Looking back, was there anything the Government could have done differently to manage the Covid-19 outbreak in the migrant workers’ dormitories?
That is the question at the heart of Minister for Manpower Dr Tan See Leng’s speech on Monday (Mar 20) as he reflected on the decisions made, the trade-offs considered, and the lessons learnt in the Ministry of
Manpower’s journey in the last three years.
Because even though Singapore managed to keep the mortality rate among migrant workers low, Minister Tan acknowledged that Singapore could have done better in terms of early testing, providing face masks, or communicating better with dormitory workers.
But as easy as it is to pontificate about what has gone awry, hindsight is a dangerous game.
What is more important is how we can use the lessons from Covid-19 to build resilience in the dormitories, said Minister Tan as he outlined reforms in three areas: housing, healthcare and mental health support for our migrant workers.
Improving dormitory standards
One thing that came under the spotlight during the pandemic was the standards of our migrant worker dormitories.
Left to the free market, living conditions at some dormitories were appallingly unhygienic, even in the best of times.
As a result, Minister Tan shared that the Government has since made policy changes to improve living and public health standards in dormitories to ensure that Singapore is better prepared for a future health crisis.
From next month onwards, the Foreign Employee Dormitories Act (FEDA) will be expanded to include migrant worker dormitories that have fewer than 999 beds.
According to Minister Tan, this should raise the operating standards of dormitories since operators will be liable for financial penalties if there are safety lapses.
Along with plans to build two new dormitories in partnership with the private sector, it will provide the Ministry of Manpower (MOM) with the opportunity to innovate and pilot new ideas for public health resilience and dormitory living and improve the lived experience of migrant workers, said Minister Tan.
Redesigning primary healthcare
Besides cramped housing, a lack of accessible and affordable healthcare options for migrant workers meant that many did not have a habit of seeing a doctor when they felt unwell.
To tackle this issue, Minister Tan shared that the Government has taken a holistic approach to redesign the delivery of primary care services to migrant workers.
Firstly, the need to provide accessible healthcare.
While visiting a GP or polyclinic is a no-brainer for us, our migrant workers experience cost and language barriers when seeking medical attention.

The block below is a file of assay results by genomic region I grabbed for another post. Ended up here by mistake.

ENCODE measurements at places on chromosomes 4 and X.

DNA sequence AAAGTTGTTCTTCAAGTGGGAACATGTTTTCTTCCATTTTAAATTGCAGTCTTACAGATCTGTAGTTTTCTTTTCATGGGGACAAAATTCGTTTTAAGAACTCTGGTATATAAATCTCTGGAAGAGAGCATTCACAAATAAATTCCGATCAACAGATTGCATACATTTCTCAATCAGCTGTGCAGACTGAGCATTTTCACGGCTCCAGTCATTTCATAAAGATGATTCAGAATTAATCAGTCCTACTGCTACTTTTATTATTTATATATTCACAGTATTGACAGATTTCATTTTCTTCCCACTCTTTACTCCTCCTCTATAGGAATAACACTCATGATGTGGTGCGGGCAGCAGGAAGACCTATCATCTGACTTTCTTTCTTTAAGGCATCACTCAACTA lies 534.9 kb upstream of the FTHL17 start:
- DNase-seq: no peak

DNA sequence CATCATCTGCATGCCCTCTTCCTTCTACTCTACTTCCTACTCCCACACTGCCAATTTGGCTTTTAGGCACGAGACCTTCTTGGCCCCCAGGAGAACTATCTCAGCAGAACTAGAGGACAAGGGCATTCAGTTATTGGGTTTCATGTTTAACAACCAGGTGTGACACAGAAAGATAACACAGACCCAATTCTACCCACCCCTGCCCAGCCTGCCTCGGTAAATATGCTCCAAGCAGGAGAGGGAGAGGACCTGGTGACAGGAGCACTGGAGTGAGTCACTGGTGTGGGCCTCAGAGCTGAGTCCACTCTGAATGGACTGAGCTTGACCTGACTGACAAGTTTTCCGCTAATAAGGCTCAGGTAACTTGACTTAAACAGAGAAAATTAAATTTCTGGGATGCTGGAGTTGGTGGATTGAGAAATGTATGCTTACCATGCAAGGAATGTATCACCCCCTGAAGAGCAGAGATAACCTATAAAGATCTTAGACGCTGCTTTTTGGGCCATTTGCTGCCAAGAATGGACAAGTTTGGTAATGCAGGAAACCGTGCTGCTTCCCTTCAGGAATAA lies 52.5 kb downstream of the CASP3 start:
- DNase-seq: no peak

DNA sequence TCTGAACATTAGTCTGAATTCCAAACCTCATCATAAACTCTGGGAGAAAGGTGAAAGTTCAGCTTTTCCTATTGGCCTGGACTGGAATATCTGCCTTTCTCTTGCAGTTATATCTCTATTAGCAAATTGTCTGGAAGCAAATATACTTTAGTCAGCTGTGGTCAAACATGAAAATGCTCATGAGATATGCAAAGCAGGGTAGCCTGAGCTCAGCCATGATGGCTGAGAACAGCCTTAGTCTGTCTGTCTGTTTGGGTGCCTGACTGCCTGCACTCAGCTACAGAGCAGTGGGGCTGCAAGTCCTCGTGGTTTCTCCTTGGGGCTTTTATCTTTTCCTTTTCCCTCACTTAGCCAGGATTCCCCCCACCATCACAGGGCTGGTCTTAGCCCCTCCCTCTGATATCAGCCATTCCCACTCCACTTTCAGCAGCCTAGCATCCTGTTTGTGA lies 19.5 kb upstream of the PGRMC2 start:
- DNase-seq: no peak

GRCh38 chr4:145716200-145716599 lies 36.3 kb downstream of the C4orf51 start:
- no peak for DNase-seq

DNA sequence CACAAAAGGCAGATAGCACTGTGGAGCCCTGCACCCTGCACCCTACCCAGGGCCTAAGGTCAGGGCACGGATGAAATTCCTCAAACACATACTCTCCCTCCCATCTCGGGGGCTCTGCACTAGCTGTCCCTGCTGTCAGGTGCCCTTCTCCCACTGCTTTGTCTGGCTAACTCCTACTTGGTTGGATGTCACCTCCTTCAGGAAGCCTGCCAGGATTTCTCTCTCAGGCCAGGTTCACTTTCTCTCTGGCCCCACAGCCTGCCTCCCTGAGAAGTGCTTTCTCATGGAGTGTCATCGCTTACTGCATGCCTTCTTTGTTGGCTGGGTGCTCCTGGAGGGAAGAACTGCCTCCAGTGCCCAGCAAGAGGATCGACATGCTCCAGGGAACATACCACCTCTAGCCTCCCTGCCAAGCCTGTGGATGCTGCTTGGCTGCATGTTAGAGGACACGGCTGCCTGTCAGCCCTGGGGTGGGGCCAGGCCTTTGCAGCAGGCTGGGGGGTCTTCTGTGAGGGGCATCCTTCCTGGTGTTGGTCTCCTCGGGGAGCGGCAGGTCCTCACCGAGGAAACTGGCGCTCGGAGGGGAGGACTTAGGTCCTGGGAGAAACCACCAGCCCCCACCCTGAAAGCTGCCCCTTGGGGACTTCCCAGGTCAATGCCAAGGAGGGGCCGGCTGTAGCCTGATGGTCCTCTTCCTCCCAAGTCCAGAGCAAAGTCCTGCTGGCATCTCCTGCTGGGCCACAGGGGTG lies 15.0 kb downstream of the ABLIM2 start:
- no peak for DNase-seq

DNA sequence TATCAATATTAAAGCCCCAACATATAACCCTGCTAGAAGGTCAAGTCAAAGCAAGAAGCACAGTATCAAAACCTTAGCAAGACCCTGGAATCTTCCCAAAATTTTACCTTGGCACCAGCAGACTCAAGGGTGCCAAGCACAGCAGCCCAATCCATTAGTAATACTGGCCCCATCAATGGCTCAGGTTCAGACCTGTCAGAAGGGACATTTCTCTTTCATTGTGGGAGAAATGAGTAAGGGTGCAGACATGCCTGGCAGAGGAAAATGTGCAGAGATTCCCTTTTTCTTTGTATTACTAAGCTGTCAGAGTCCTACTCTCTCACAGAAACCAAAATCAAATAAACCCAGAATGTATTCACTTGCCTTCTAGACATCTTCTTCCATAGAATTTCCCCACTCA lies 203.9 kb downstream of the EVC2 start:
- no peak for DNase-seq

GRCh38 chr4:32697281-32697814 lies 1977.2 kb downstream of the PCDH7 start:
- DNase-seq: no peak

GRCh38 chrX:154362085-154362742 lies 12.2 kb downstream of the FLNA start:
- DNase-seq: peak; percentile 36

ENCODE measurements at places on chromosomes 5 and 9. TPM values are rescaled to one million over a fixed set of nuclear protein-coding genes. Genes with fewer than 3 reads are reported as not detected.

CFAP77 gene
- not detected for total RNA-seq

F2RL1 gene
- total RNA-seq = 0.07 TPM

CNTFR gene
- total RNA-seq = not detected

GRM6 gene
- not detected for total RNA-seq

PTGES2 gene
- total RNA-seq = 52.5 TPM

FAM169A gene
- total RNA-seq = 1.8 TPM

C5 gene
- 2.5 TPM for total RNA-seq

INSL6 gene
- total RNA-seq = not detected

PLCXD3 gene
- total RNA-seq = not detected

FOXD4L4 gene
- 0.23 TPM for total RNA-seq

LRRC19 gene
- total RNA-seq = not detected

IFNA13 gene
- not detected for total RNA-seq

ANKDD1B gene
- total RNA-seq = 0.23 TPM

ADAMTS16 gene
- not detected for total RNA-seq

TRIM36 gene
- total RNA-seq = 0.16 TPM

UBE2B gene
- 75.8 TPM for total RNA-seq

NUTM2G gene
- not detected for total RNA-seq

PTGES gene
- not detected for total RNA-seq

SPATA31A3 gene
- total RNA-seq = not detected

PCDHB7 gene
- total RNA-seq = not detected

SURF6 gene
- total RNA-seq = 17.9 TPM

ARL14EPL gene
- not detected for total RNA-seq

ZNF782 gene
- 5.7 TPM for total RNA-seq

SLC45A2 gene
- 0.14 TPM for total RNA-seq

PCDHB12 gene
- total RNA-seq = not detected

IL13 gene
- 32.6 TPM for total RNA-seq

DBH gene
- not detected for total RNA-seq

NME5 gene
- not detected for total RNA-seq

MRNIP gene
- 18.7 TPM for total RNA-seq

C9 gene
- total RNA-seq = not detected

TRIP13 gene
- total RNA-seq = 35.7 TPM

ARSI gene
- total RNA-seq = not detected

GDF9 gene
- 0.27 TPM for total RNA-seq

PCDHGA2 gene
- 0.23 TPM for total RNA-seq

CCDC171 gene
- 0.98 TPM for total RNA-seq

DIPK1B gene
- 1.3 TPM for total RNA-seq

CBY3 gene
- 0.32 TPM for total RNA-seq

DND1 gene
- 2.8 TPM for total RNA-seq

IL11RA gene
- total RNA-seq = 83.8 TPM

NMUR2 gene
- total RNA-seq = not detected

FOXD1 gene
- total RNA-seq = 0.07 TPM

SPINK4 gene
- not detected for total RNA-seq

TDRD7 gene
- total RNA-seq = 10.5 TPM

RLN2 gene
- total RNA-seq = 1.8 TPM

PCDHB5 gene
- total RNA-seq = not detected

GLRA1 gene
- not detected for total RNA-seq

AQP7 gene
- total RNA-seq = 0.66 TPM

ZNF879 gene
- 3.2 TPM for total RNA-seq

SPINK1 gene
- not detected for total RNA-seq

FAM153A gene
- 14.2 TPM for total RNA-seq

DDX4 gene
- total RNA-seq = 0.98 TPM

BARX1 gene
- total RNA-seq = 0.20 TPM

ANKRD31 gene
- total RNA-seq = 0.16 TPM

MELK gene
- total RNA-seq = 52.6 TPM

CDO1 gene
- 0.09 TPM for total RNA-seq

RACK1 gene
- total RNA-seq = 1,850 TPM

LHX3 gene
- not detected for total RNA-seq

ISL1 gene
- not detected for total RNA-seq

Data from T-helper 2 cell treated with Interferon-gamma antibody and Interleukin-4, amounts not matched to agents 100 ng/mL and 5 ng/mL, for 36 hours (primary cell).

That is why by organising migrant workers living in dormitories into six geographical zones, workers can seek help at designated clinics in each zone, which have in place a multilingual team to bridge language and cultural barriers.
In addition, employers must purchase a Primary Care Plan (PCP) for eligible migrant workers.
Operating like an insurance policy, the PCP will allow workers to seek medical consultation 24/7 via telemedicine or report sick at their designated regional medical centres for a small fee.
Minister Tan said:
“With these measures…we help workers to develop better health-seeking habits through accessible medical care. At the same time, we can leverage the new primary healthcare system for public health surveillance.”
Supporting mental well-being
Lastly, restricting the movement of migrant workers was probably one of the more contentious issues Singapore had to deal with.
But as Minister Tan noted, the PAP Government had to make a judgement call in the fog of war.
“Amid the uncertainty, our considerations were to prioritise our migrant workers’ safety and ensure they could continue working, receive their salary and send money home.”
Acknowledging that the delay in easing up had taken a toll on the mental well-being of our migrant workers, Minister Tan shared that MOM has responded by setting up a task force (Project DAWN) to develop an ecosystem to support the mental health of migrant workers.
Over the past two and a half years, Project DAWN has implemented several initiatives, ranging from raising awareness about and conducting screenings for mental health issues to providing timely support to rehabilitate patients.
Lastly, as a Government determined to keep care accessible even as we transit to Covid-19 endemicity, HealthServe, with MOM’s support, has set up a 24-hour counselling hotline with native-speaking para-counsellors to deliver culturally-attuned counselling.
Ending his speech, Minister Tan noted that only by implementing these structural reforms in our migrant worker management capabilities, can we ensure that our migrant workforce remains a productive and pandemic-resilient complement to our local workforce in the long run.
Picture Sources: MOM/ ACE Group/SG Government/Tan See Leng via Facebook